Walter Francis White, Civil Rights Activist, NAACP   Leave a comment

Walter Francis White (July 1, 1893, Atlanta, Georgia – March 21, 1955, New York, New York) was a civil rights activist who led the National Association for the Advancement of Colored People (NAACP) for almost a quarter of a century and directed a broad program of legal challenges to segregation and disfranchisement. He was also a journalist, novelist, and essayist. He graduated from Atlanta University in 1916 (now Clark Atlanta University). In 1918 he joined the small national staff of the National Association for the Advancement of Colored People in New York at the invitation of James Weldon Johnson, where he acted as Johnson’s assistant national secretary. White later succeeded Johnson as the head of the NAACP, serving from 1931 to 1955.

White oversaw the plans and organizational structure of the fight against public segregation. Under his leadership, the NAACP set up the Legal Defense Fund, which raised numerous legal challenges to segregation and disfranchisement, and achieved many successes. Among these was the Supreme Court ruling in Brown v. Board of Education, which determined that segregated education was inherently unequal. White was the virtual author of President Truman’s presidential order desegregating the armed forces after the Second World War. White also quintupled NAACP membership to nearly 500,000.[1]

 Early life and education

White was the fourth of seven children born in Atlanta to George W. White and Madeline Harrison. When White was born, George had graduated from Atlanta University and was a postal worker. Madeline had graduated from Clark University and became a teacher. They belonged to the influential First Congregational Church, founded after the Civil War by freedmen and the American Missionary Association, based in the North. Among the new middle class of blacks, both of the Whites ensured that Walter and each of their children got an education.


After graduating in 1916 from Atlanta University, a historically black college, White’s first job was with the Standard Life Insurance Company, one of the new and most successful businesses started by African Americans in Atlanta. He also worked to organize an NAACP chapter in Atlanta; the organization had been set up several years before and White was supportive of their work. He and other leaders were successful in getting the Atlanta School Board to support improving education for black children.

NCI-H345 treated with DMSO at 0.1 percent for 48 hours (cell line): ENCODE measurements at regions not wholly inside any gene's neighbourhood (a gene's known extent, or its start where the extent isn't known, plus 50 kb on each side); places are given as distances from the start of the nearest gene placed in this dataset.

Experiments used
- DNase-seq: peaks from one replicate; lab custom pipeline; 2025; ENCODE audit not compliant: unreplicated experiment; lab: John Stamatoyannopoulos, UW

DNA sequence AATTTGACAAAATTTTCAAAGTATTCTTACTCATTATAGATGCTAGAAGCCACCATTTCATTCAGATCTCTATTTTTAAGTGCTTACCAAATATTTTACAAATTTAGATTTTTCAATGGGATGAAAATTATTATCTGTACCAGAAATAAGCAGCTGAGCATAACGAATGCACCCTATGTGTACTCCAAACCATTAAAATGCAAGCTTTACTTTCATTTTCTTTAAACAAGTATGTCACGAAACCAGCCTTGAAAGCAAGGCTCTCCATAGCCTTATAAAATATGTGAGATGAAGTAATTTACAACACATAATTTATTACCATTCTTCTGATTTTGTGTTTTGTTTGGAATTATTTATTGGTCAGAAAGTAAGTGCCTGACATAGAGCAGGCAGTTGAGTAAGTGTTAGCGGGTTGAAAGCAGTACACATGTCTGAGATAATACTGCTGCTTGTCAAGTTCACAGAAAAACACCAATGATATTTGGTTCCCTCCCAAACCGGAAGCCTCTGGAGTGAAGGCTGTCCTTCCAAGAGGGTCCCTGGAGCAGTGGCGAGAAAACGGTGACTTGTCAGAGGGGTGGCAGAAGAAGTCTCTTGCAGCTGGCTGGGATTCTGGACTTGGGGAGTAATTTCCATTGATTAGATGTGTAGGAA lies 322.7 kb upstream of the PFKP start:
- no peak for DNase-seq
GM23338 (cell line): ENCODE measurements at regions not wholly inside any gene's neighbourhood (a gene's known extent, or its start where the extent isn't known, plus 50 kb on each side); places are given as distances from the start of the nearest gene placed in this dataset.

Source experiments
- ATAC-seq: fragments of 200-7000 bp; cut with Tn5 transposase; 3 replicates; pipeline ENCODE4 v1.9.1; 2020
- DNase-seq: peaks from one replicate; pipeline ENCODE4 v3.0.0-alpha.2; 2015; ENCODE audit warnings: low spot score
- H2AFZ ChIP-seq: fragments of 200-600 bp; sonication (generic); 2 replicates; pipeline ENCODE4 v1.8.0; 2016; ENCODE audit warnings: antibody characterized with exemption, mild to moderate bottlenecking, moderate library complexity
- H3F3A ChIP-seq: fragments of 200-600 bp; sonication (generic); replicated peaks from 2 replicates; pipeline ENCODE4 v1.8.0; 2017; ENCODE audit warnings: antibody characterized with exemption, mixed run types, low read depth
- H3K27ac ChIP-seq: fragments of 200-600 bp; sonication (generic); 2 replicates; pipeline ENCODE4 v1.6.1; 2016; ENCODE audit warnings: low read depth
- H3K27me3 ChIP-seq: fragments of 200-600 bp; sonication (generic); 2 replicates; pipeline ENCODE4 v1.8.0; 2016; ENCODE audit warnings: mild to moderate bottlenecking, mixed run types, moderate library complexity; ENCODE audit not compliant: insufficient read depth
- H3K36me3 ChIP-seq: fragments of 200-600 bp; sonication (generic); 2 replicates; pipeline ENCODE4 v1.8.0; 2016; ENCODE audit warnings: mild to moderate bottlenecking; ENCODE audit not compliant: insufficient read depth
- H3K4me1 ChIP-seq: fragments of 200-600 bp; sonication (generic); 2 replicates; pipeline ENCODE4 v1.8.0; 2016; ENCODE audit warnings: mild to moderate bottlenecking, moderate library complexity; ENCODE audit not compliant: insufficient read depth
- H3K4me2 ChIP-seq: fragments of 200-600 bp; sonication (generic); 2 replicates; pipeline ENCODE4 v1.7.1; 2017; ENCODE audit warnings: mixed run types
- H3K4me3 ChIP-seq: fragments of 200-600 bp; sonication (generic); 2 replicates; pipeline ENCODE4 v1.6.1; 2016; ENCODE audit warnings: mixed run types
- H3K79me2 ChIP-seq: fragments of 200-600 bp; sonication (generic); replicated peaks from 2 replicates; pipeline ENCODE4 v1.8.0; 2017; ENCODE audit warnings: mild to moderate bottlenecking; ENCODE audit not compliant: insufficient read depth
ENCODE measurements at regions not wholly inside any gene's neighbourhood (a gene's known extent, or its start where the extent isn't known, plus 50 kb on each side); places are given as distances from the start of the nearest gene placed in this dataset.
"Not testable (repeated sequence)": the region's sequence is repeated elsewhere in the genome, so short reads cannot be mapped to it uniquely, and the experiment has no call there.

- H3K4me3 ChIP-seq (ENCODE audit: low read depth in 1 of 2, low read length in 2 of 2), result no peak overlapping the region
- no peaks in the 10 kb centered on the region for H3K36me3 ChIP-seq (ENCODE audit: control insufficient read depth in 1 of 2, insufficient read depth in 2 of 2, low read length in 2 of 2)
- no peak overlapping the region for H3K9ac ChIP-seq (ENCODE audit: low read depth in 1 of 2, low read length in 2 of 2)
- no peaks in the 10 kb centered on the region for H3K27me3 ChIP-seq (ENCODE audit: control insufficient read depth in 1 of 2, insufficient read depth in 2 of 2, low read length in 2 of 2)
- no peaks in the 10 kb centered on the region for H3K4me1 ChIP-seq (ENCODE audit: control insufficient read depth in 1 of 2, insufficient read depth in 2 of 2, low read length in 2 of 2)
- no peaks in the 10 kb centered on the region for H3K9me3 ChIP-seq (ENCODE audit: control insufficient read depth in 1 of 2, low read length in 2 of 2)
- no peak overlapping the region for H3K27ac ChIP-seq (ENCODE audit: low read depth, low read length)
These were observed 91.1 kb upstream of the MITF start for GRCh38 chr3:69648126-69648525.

At the invitation of James Weldon Johnson, White moved to New York and in 1918 started working at the national headquarters of the NAACP.

 Marriage and family

White married Gladys Powell in 1922. They had two children, Jane White, who became an actress on Broadway and television; and Walter Carl Darrow White, who lived in Germany for much of his adult life.

The Whites’ long marriage ended in divorce in 1949. (Furious at his father for his actions, from then the son used as his name only “Carl Darrow”.)[2]

That same year, White married Poppy Cannon, a magazine editor from South Africa who was of European descent. They lived together for the rest of his life.

Of mixed race with African and European ancestry, White’s appearance showed his high proportion of European ancestry. He emphasized in his autobiography, A Man Called White (p. 3): “I am a Negro. My skin is white, my eyes are blue, my hair is blond. The traits of my race are nowhere visible upon me.” Five of his great-great-great-grandparents were black and the other 27 were white. All of his family were light-skinned, and his mother Madeline was also blue-eyed and blonde.[3] Her maternal grandparents were Dilsia, a slave, and Dilsia’s master William Henry Harrison, who much later became president of the United States. Madeline’s mother Marie Harrison was one of Dilsia’s mixed-race daughters by Harrison, and her father Augustus Ware was a white man.[4]

Sinclair Lewis‘ 1947 novel, Kingsblood Royal, about a man who appears to be white but learns late in life that he is black, has characters based in part on White and his professional circles, many of whom were of mixed race and among the educated elites of black society, with relatives or friends who had chosen to live as white based on appearance. Lewis consulted White on the novel and White helped him meet numerous professional acquaintances. While some white critics found the novel contrived, the prominent African-American magazine Ebony named it the best novel of the year.[5]


] Investigating riots and lynchings